This paper explores current and potential effects caused by economic globalization. Aiming to explore this tendency, it reveals scrutiny of great scholars regarding benefits, which the globalization has. Similarly, it identifies warnings that are provided by the 20th century history, as well as indicates poverty measurements and core concepts of imperialism, capitalism, and neo-liberalism. Moreover, the given paper addresses questions, such as whether or not a world-wide globalization is an inevitable process, what its tools and mechanisms are, and how it corresponds with other political and cultural globalization. Besides, it discusses pros and cons of free trading, assessing it as a powerful means of economic globalization.
Globalization and Poverty
As it is known, the trend of economic globalization is being vastly discussed and disputed. On the one hand, adherents of this process emphasize its benefits, referring to the idea that economic globalization is the result of a world-wide improvement of financial terms. On the other hand, critics of this tendency suggest that it leads to increased poverty, monopoly, imperialism, and the lack of control.
This paper will explore extended arguments provided by followers and opponents of economic globalization. To ensure an in-depth analysis of this social phenomenon, this research refers to statistics discussing main indicators of poverty. In addition, it will apply relevant views of famous scholars and their teachings. Besides, the survey aims to link all observed aspects of globalization, attempting to display their positive or negative relationship.
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Estimating the process of economic globalization, it is important to view it as a part of the global process. For example, other components of globalization, as well as its political and cultural aspects sharpen today’s economic tendencies to a great extent. A positive sample of economic globalization is the “fast growing industrializing economies of Asia are well connected to global markets for goods and capital” (Taylor, 2006). Acknowledging this peculiarity, one should also understand that economic globalization can hardly be possible without political and cultural globalizations.
These tendencies are complimentary and interdependent. Consequently, exploring the role of economic globalization and its potential outcomes, it is appropriate to perceive these processes in unity. For example, obviously world-wide penetration of the Asian market would not have been possible without relevant international government policy. Besides, penetration of the Oriental culture is a modern phenomenon that tends to expand. Economic globalization is considered to be beneficial since it involves different distant countries into global interaction. As a result, states that maintain friendly attitude towards globalization can enjoy advantages of world-wide support and cooperation.
The history of economic globalization suggests that contemporary world endures at least the second, if not the third wave of globalization. This insight presumes two important ideas. Firstly, the process of interpenetration that today’s society has to face is not as new as it seems to be at the first sight. This thought is supposed to lessen the contemporaries’ burden of being pioneers of globalization. Secondly, it presumes that the humanity lives in accordance with certain laws that affect the life of every individual as well as life of entire nations, encouraging them to interact. In economic terms, this interaction implies the world trade.
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A researcher Alan M. Taylor surveyed this process and concluded that the economic process followed somewhat arbitrary patterns. In particular, “circa 1870, the ratio of world trade to GDP stood at 10 percent, rising to 21 percent by 1914, falling to 9 percent by 1938” (Taylor, 2006). Thereafter, it grew up to 27 percent as the indicators of the 1992 display. This U-shaped pattern characterizes the first wave of economic globalization. Undoubtedly, it is important to detect the reason that triggered such rapid growth of the word trade in the second part of the 20th century.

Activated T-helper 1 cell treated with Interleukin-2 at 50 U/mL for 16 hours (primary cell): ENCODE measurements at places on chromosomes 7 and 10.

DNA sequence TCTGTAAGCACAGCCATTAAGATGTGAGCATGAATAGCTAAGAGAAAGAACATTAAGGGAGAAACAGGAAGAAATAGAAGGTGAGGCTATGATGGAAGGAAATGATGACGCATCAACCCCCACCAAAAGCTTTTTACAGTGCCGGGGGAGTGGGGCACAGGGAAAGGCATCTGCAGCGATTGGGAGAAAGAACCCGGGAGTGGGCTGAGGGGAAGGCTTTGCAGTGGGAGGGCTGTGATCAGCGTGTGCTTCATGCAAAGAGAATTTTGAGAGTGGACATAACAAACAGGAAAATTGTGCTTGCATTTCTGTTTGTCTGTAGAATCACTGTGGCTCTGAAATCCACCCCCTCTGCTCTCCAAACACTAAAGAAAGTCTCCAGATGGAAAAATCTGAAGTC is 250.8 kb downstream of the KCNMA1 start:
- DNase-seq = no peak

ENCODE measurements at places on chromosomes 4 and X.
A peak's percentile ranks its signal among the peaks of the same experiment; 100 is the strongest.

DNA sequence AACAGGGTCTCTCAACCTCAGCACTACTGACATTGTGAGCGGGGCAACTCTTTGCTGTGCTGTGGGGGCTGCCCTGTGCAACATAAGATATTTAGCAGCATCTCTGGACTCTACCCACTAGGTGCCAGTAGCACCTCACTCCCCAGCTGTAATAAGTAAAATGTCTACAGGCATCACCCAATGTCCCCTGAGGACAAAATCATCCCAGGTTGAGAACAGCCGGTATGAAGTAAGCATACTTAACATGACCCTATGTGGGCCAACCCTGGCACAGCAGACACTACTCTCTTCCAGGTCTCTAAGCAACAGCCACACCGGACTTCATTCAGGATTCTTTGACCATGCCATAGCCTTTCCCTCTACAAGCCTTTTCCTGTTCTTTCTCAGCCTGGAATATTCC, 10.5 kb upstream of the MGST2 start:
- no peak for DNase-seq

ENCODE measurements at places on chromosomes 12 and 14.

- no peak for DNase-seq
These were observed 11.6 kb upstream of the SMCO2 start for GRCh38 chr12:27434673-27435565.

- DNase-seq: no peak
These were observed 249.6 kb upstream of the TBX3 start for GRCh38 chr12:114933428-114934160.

To comprehend consistent patterns of globalization, Taylor advises referring to two economic models, in particular the Heckscher-Ohlin model and the gravity model. The first one suggests that a state’s course to develop international trade is defined through domestic positive changes that lead to deposition of a greater amount of national endowments. Simply put, country’s achievements in industrial, cultural, and other fields provide new possibilities for international interaction, including trade. Similarly, the gravity model reveals that states “export differentiated products in proportion to their own country size and subject to distance-related transport costs” (Taylor, 2006).
Employing these theoretical models to assess the global economical process of the last century, one can deduce that the state’s assets (all types of tangible and intangible property) define the country’s actual capacity to participate in the world trade. Consequently, it means that every country affects globalization either by fastening or inhibiting a world-wide economic interaction. At the same time, state’s capacity to conduct international trades greatly depends on foreign political and cultural impacts. These rationales can be proved using the following examples. The Heckscher-Ohlin model presumes that the ratio of world trade decreased because of the Second World War, which destroyed a great amount of natural, industrial, intellectual, and other assets of the most powerful countries of that time. Therefore, temporarily they were not interested and could not afford to participate in the world trade.
As for the gravity model, it also reflects the picture of the decreased world trade during WW II and the post-war times because many countries were ruined and the amount of the available workforce was significantly lowered. That is why, economical volume and meaning of most post-war states were decreased; it inhibited the world trade. Consequently, the process of economic globalization was delayed.